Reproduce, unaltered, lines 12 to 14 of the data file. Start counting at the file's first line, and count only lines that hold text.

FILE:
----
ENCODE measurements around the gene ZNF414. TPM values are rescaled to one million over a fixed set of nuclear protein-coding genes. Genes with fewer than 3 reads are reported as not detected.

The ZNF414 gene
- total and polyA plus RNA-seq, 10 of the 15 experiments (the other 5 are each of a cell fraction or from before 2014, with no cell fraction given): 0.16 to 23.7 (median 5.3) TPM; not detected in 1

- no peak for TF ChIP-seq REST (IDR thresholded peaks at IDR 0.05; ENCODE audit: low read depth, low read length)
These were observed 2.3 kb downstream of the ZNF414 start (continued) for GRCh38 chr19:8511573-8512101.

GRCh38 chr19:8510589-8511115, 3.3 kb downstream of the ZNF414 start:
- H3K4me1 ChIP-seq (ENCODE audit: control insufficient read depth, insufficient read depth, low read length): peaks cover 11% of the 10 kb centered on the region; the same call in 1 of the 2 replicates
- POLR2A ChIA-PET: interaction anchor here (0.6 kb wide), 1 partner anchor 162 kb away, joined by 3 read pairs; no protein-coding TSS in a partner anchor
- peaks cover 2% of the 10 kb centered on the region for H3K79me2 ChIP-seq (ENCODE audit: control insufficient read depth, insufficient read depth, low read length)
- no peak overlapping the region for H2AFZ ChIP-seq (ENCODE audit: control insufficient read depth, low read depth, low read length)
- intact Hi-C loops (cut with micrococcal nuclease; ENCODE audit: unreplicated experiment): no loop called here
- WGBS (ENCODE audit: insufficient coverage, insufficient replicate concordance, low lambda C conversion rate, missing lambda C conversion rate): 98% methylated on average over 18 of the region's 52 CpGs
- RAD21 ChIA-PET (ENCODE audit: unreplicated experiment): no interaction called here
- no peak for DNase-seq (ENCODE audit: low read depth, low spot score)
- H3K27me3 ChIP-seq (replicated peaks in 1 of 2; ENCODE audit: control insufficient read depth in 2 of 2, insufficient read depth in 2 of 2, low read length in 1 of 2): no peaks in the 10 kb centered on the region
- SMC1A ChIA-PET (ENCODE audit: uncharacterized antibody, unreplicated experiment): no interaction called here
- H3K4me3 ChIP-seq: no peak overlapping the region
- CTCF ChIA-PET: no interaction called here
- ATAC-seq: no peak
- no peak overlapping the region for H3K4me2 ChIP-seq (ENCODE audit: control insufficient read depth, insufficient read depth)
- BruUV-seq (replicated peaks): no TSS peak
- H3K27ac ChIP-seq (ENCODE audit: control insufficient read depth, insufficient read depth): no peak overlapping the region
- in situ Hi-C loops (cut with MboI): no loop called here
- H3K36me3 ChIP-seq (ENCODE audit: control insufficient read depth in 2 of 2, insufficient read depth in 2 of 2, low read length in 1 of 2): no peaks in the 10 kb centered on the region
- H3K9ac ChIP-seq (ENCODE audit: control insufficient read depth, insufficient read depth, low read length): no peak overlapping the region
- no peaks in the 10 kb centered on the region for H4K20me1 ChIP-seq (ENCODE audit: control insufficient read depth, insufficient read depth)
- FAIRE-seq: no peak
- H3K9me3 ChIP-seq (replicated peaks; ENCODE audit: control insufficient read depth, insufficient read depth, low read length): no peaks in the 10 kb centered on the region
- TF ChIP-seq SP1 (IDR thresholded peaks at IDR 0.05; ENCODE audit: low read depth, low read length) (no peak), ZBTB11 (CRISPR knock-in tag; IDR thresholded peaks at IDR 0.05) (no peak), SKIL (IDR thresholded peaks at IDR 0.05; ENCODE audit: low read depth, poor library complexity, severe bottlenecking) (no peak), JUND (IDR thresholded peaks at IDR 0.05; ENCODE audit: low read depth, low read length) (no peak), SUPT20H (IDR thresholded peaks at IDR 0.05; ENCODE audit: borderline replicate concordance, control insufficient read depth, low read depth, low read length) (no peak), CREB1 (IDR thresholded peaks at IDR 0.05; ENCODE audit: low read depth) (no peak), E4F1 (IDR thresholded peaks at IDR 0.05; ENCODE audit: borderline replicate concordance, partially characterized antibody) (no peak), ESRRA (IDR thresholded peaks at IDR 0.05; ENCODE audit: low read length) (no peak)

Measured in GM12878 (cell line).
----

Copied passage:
- WGBS (ENCODE audit: insufficient coverage, insufficient replicate concordance, low lambda C conversion rate, missing lambda C conversion rate): 98% methylated on average over 18 of the region's 52 CpGs
- RAD21 ChIA-PET (ENCODE audit: unreplicated experiment): no interaction called here
- no peak for DNase-seq (ENCODE audit: low read depth, low spot score)